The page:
Soccer, or football as it is known in most other countries, is one of the most popular sports in the world. Italian doctors even use the sport as a treatment for illnesses like schizophrenia and depression. Using it as a treatment should enhance socialization, concentration, and confidence as described by: “It is really the social inclusion. The problem is that mental illness is almost always treated first by exclusion. A group sport like soccer helps to facilitate the inclusion of each member.” However, many professional soccer players deal with a quite different journey.
40% of Elite Soccer Players Experience Anxiety or Depression
After Wales Manager Gary Speed took his life in 2011, FIFPro, soccer’s world players’ union, created a survey that found that “38 percent of the 607 current players studied had exhibited signs of anxiety and/or depression, alongside 35 percent of 219 former players.” This trend shows that at least 4 in 10 of the nation’s elite soccer players have had anxiety or depression at some point, which is much more widespread than that of the general population. There is an even stronger correlation between players suffering from injuries and surgeries and their mental wellbeing, with players who have suffered three or more severe injuries being two to four times more likely to report mental illness.
With most players being chosen at the young ages of sixteen or seventeen, former Lys striker Thorstein Andersen Aase said, “If you are selected for your technical and tactical talents, then you automatically have the mental talents, too, and that’s not necessarily true.” Aase walked away from soccer after having dealt with extreme anxiety around his performances and having lost his passion for the professional sport: “It was a time where the faults in my motivation progressed into symptoms that could represent depression and angst, but as soon as I stopped playing they were
Intense Pressure As a Soccer Professional
Steven Caulker, who played on the England national team as a centre back, explained that, “Football was my escape as a kid but that changed when I was chucked into the first team as a teenager and suddenly football came with pressure.” Former player and current Wales national team manager Ryan Giggs has similarly discussed how he no longer enjoyed the games he played in because the expectation to win came with too much anxiety. Many players have discussed how the pressure is so intense that they can only focus on the moments where they messed up instead of the ones they shined, like retired Liverpool defender Jamie Carragher saying, “Even now, in retirement, people talk to me about Istanbul, Champions League adventures and the great days in Cardiff, but I can’t clear my head of the bad moments.”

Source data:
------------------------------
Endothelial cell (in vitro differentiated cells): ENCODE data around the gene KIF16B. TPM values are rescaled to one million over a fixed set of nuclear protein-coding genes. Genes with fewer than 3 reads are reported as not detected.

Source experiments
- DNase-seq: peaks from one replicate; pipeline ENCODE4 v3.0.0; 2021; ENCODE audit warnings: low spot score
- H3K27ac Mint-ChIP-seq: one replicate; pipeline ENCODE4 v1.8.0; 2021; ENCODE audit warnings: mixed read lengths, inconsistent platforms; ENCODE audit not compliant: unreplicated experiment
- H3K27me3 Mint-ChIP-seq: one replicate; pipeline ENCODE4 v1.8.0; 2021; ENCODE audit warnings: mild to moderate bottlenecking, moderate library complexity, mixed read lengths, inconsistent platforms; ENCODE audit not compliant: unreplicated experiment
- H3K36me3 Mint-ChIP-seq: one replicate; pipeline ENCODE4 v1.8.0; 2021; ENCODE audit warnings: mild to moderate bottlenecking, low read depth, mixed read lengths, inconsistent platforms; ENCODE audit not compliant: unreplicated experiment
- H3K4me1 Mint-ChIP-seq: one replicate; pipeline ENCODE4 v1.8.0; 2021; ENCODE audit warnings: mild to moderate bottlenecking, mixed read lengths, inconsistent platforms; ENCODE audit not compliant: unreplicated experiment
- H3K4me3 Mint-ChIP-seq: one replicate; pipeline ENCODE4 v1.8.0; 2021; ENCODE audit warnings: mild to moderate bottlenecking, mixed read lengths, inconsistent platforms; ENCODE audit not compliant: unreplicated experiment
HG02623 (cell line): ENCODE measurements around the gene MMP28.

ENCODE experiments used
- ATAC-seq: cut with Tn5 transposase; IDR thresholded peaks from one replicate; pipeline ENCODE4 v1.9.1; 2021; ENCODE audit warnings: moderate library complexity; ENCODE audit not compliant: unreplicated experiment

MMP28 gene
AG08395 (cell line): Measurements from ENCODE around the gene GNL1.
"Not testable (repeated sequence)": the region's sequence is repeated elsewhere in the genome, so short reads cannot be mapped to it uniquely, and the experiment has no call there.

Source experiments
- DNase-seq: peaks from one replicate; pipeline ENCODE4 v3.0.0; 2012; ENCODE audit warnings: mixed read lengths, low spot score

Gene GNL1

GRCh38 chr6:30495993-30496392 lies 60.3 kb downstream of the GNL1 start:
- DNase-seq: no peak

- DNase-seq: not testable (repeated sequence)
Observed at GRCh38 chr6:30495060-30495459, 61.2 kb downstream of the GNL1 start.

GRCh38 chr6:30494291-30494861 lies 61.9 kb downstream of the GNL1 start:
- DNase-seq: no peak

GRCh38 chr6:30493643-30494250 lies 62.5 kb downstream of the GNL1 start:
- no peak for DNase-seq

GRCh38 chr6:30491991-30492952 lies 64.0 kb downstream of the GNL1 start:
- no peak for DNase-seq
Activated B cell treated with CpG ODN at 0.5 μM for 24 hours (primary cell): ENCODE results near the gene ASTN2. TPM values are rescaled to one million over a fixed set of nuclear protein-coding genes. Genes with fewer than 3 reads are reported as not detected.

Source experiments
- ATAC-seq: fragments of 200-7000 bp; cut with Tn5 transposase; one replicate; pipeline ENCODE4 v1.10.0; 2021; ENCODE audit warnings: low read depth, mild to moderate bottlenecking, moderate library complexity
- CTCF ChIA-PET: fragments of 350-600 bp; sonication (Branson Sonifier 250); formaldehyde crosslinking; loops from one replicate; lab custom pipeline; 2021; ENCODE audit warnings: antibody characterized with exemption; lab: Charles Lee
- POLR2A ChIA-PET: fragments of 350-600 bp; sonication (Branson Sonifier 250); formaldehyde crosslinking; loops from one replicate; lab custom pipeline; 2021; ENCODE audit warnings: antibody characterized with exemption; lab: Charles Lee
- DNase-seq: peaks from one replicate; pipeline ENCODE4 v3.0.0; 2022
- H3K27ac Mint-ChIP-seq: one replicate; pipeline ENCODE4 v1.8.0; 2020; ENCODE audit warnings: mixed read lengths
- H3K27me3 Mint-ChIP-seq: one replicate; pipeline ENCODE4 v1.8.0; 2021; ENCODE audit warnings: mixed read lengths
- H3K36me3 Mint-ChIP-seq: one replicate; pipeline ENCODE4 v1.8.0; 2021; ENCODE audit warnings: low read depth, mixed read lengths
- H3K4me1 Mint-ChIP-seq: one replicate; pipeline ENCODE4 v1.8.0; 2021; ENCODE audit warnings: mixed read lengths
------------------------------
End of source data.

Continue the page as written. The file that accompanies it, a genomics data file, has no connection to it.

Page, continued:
Soccer stars are under intense spotlights at very young ages. The pressure on them can seem overwhelming, and this can lead to a heightened risk for mental illness. However, “soccer club seeks the strongest and most capable players, and by admitting to mental health problems you might appear to be the opposite.”
Accrington Stanley striker Billy Kee was one of the first professional athletes in the soccer world to open up about his anxiety, describing it as “the rat in my head that won’t stop.” Having dealt with suicidal thoughts, he was nervous to tell his manager or his team, saying that “why would someone who’s got the best job in the world go and kill themselves.” When finally admitting his struggles, his team and his manager John Coleman shocked the world by allowing him to take nearly a month off, giving him the time he needed to figure out how to, in his words, take the rat and “just leave it in the cupboard and not get that box out.”
Although Billy Kee found his peers and managers to be supportive, a follow up study to the FIFPro survey in October 2016 found that “84 percent stated that there had not been enough support for such problems during their time as players,” When Burnley winger Aaron Lennon took time off to receive treatment for a stress-related illness, former Premier League defender and former manager for the Professional Footballers’ Association Clark Carlisle said that, “When I first heard the news about Aaron, there was a feeling of sadness because I don’t want anyone to experience what I’ve been through. But it was also a feeling of relief.” Clark then went on to describe how he and his peers are no more immune to mental illness than they are to the flu or diarrhea.
How To Be Proactive About Player Mental Health
Steven Caulker, having struggled with gambling and alcohol issues, echoed these sentiments: “People say I’ve done all this because I’ve had too much money thrown at me but I know teenagers without a penny who have the same addictive traits as me.” He then went on to say: “Football does not deal well with mental illness. Maybe it’s changing but the support mechanisms are so often not there.”
In describing what has to be changed in the football community, Clarke Carlisle explained, “What we need to stop doing is sensationalizing the journey. There’s a general belief that you’re either well or suicidal. There is a huge spectrum in between and the more that we can get people to talk about their experiences, the more we can help to recover just by a chat and a hug.” Steven Caulker gave this advice to his former teammates: “I would urge lads to speak to the PFA, to speak to their manager, and not be scared about being dropped if they are feeling like I did.”
The soccer world is listening, and times are changing. The Professional Footballers’ Association saw more patients by May of 2017 than they had in all of 2016. The head of the representative organization for Norway’s players, Joachin Waltin reiterates the belief of many in saying that “we could help turn many of them around if we could talk to them about it, and they could get help at an early stage.”
To contact the author, email Anisha Makhija at firstname.lastname@example.org